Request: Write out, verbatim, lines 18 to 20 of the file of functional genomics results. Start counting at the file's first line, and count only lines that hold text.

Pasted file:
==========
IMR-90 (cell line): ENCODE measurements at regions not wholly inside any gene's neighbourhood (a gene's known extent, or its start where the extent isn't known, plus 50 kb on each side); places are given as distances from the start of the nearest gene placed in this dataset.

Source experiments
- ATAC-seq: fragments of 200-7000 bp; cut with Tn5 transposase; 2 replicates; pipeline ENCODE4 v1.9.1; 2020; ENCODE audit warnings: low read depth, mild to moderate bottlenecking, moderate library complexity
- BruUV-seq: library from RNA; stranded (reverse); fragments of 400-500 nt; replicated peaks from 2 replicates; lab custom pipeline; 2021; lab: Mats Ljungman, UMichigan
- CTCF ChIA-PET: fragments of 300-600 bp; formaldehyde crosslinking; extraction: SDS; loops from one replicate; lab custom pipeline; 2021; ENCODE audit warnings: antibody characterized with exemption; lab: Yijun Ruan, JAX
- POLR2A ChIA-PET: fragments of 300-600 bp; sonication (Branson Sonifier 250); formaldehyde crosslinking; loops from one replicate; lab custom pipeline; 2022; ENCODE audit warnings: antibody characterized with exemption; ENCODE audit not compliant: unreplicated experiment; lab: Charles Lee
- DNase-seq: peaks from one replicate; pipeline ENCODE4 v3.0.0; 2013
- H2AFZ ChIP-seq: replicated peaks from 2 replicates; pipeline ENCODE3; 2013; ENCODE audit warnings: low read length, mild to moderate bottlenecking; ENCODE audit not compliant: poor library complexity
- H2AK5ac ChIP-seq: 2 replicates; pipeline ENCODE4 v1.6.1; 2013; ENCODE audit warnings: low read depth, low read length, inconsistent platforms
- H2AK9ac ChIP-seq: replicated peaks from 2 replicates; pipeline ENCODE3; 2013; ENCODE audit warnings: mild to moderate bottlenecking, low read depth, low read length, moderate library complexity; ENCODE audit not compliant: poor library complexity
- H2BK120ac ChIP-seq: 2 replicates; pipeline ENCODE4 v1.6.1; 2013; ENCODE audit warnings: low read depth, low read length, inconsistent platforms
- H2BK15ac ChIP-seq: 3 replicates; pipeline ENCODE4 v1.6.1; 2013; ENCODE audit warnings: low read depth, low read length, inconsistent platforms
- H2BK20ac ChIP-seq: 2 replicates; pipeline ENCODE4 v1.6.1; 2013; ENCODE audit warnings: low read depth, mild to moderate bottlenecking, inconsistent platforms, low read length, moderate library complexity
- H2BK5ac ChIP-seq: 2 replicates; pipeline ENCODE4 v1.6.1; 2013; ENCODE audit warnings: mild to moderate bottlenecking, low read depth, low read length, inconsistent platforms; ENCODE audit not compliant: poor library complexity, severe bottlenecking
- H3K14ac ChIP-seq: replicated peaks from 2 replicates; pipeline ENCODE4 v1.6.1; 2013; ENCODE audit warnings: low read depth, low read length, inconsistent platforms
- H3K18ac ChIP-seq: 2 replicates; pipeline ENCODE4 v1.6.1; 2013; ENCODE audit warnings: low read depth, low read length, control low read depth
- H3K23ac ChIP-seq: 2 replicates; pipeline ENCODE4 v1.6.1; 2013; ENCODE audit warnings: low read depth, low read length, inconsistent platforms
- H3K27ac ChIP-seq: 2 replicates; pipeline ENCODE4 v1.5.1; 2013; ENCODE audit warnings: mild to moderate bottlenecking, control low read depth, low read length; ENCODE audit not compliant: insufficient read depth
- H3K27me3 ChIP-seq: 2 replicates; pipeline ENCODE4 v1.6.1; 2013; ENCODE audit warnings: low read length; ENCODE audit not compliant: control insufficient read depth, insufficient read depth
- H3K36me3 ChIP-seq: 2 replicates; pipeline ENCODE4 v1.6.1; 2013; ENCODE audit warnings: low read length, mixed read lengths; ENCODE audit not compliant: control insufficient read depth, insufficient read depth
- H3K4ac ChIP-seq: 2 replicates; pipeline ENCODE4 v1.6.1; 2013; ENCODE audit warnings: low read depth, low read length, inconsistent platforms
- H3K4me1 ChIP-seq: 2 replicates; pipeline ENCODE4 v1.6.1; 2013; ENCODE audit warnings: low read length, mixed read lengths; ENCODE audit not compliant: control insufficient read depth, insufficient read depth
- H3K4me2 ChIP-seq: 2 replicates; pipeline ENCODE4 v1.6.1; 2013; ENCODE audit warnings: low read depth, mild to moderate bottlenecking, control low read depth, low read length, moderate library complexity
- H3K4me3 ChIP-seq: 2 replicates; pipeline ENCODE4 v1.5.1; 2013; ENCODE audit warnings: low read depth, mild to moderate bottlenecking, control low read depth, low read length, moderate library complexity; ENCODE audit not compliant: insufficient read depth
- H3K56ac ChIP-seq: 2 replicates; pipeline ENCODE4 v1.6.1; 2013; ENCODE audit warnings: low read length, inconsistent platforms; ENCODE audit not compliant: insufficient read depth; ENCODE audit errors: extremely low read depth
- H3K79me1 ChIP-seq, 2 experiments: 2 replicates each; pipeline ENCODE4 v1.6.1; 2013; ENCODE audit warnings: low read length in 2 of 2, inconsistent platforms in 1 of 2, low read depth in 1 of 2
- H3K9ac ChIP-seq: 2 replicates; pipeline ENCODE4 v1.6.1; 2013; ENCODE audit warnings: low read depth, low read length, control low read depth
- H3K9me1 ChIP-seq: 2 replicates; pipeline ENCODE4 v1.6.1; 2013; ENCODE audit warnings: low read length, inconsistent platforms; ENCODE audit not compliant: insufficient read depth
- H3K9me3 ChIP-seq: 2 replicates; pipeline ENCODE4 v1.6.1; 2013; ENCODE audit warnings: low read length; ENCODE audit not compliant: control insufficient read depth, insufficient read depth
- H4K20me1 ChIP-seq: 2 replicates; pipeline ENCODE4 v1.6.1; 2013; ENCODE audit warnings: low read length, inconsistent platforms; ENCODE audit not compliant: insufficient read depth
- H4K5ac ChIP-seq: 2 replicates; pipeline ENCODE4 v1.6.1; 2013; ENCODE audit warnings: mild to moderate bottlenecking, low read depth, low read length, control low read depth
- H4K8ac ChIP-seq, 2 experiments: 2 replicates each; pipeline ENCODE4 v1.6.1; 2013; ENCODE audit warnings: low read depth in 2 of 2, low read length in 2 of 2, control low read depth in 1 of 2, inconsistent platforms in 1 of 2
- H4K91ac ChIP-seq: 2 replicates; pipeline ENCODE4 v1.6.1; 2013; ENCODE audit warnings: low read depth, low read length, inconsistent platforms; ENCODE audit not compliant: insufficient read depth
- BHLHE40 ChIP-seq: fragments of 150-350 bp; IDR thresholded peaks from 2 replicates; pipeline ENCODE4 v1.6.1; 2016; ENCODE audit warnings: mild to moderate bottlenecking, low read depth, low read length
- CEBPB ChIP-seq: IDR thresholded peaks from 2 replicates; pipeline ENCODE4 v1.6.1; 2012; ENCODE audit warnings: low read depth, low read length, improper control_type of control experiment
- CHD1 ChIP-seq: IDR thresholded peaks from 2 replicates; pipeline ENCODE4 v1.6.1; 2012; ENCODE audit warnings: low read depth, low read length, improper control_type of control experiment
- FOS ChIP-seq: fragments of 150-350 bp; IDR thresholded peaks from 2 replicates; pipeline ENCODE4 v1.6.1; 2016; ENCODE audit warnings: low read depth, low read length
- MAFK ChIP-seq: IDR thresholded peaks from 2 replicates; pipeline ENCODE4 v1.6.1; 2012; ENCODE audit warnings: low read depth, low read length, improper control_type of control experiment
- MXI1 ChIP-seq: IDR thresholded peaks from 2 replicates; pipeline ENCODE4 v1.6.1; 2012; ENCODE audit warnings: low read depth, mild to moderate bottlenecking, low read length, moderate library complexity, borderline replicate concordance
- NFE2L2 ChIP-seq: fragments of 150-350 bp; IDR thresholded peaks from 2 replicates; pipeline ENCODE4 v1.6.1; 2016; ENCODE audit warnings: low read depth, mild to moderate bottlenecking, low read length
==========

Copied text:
- H3K27ac ChIP-seq: 2 replicates; pipeline ENCODE4 v1.5.1; 2013; ENCODE audit warnings: mild to moderate bottlenecking, control low read depth, low read length; ENCODE audit not compliant: insufficient read depth
- H3K27me3 ChIP-seq: 2 replicates; pipeline ENCODE4 v1.6.1; 2013; ENCODE audit warnings: low read length; ENCODE audit not compliant: control insufficient read depth, insufficient read depth
- H3K36me3 ChIP-seq: 2 replicates; pipeline ENCODE4 v1.6.1; 2013; ENCODE audit warnings: low read length, mixed read lengths; ENCODE audit not compliant: control insufficient read depth, insufficient read depth